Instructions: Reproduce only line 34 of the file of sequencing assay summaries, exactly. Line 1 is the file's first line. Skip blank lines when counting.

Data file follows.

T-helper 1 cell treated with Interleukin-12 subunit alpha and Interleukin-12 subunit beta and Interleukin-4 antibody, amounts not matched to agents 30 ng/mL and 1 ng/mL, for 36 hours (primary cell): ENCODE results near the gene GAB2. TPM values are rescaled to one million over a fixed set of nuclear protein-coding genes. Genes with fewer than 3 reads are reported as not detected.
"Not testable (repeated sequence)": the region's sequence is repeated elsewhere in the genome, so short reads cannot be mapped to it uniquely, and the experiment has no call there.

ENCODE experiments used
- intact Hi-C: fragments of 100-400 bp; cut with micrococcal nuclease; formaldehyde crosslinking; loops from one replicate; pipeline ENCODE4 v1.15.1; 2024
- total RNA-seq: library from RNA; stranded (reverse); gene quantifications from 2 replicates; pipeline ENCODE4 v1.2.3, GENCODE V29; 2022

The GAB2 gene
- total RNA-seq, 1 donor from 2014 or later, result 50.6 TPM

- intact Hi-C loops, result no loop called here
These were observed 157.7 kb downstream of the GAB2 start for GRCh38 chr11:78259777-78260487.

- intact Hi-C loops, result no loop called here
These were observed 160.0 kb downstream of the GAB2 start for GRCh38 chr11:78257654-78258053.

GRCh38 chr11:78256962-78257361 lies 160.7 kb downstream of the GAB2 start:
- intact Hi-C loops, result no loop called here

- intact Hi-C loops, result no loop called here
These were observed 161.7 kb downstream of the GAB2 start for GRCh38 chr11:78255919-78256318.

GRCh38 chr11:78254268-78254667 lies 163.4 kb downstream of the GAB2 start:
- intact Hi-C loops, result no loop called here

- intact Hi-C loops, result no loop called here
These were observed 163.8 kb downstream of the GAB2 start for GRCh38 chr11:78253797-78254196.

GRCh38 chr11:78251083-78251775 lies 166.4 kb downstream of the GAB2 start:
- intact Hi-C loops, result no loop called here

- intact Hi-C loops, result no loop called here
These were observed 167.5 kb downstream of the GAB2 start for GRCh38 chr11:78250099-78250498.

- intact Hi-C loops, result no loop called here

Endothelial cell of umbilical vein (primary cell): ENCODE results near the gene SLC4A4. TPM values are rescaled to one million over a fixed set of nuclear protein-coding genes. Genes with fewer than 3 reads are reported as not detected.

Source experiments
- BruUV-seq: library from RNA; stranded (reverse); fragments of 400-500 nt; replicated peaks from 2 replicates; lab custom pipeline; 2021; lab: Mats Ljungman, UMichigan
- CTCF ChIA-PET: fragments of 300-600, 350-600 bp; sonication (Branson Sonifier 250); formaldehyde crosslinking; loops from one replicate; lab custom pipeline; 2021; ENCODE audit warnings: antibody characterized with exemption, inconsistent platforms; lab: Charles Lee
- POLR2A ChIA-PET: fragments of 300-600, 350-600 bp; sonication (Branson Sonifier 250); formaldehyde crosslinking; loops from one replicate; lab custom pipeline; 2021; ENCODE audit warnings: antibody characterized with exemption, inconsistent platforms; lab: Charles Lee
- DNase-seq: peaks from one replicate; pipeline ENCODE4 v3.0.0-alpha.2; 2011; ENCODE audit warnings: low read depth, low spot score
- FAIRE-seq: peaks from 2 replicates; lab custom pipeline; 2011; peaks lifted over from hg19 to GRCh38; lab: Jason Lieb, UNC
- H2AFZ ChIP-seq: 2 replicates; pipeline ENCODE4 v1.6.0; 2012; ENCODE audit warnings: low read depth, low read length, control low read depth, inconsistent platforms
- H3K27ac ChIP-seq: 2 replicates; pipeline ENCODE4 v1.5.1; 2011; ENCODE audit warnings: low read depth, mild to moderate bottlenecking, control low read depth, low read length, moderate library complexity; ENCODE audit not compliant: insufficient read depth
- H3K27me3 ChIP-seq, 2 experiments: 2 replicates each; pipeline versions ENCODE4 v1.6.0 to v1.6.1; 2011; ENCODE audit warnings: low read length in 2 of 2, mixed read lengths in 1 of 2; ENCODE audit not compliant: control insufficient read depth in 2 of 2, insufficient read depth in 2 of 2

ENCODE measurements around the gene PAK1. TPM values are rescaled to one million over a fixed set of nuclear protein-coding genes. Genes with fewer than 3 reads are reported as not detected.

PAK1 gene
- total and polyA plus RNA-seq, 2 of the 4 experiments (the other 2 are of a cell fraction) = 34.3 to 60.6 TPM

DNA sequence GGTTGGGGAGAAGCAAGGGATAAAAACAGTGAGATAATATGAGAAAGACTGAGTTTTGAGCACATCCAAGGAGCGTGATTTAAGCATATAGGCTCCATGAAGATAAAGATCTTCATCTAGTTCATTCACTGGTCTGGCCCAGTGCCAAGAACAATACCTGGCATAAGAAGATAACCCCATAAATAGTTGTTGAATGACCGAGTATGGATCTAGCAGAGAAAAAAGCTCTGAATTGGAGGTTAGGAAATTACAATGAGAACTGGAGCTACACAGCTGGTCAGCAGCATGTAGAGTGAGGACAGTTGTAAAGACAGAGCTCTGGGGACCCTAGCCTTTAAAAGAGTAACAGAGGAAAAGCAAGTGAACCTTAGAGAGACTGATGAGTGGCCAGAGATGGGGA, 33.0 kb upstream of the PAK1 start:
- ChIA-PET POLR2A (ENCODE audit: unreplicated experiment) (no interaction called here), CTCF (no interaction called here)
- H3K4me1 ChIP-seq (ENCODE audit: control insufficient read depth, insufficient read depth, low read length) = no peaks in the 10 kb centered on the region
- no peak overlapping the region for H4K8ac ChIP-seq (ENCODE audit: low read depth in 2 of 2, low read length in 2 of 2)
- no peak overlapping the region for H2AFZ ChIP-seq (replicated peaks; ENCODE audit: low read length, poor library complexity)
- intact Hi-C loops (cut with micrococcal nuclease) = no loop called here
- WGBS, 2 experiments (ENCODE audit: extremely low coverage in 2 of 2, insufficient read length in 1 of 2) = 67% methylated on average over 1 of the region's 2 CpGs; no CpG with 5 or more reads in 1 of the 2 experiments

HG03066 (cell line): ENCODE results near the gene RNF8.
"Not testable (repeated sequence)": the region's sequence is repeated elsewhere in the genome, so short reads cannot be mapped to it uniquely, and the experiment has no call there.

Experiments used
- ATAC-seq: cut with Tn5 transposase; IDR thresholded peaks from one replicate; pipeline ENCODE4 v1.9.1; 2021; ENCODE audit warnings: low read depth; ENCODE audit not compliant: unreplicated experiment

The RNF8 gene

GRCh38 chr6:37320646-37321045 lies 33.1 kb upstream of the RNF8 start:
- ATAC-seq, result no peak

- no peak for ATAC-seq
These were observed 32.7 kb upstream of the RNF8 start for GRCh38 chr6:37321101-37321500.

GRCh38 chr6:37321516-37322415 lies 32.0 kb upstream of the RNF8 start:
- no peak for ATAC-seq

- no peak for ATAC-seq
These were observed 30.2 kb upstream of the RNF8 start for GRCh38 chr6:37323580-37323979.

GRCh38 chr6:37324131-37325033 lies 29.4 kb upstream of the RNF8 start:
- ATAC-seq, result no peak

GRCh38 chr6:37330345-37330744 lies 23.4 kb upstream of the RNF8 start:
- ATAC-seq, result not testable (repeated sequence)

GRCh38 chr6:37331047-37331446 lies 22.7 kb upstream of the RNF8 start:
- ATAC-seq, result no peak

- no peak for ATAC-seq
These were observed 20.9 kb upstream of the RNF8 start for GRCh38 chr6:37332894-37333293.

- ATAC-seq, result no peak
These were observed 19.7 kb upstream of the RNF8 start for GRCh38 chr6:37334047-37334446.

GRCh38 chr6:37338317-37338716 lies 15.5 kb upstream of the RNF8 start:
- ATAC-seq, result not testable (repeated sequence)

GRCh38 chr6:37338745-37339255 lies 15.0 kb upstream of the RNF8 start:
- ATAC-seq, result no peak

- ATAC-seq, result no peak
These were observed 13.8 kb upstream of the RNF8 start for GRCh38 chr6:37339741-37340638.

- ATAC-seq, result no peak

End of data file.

- H3K27me3 ChIP-seq, 2 experiments: 2 replicates each; pipeline versions ENCODE4 v1.6.0 to v1.6.1; 2011; ENCODE audit warnings: low read length in 2 of 2, mixed read lengths in 1 of 2; ENCODE audit not compliant: control insufficient read depth in 2 of 2, insufficient read depth in 2 of 2